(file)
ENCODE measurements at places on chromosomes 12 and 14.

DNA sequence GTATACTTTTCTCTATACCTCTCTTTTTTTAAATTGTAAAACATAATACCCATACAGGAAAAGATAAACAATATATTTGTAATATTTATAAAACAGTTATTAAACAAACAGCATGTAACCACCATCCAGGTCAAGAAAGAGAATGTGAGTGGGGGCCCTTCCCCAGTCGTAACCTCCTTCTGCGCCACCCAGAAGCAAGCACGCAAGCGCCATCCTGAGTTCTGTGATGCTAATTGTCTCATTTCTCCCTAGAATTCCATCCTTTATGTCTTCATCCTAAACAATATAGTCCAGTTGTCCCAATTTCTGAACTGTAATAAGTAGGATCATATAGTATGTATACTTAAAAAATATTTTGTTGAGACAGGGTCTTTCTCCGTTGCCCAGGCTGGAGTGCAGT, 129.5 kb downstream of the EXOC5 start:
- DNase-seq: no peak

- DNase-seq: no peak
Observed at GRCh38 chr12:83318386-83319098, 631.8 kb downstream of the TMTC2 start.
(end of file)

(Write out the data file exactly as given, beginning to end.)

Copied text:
ENCODE measurements at places on chromosomes 12 and 14.

DNA sequence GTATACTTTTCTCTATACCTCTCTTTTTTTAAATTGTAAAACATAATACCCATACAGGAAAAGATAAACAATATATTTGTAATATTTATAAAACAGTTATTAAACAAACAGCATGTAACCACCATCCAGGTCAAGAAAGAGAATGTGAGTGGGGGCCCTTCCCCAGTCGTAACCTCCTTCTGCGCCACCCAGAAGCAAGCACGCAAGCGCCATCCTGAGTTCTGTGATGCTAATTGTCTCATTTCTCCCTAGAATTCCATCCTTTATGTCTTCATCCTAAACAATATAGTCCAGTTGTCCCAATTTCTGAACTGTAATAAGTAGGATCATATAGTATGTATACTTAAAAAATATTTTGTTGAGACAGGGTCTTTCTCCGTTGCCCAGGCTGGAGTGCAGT, 129.5 kb downstream of the EXOC5 start:
- DNase-seq: no peak

- DNase-seq: no peak
Observed at GRCh38 chr12:83318386-83319098, 631.8 kb downstream of the TMTC2 start.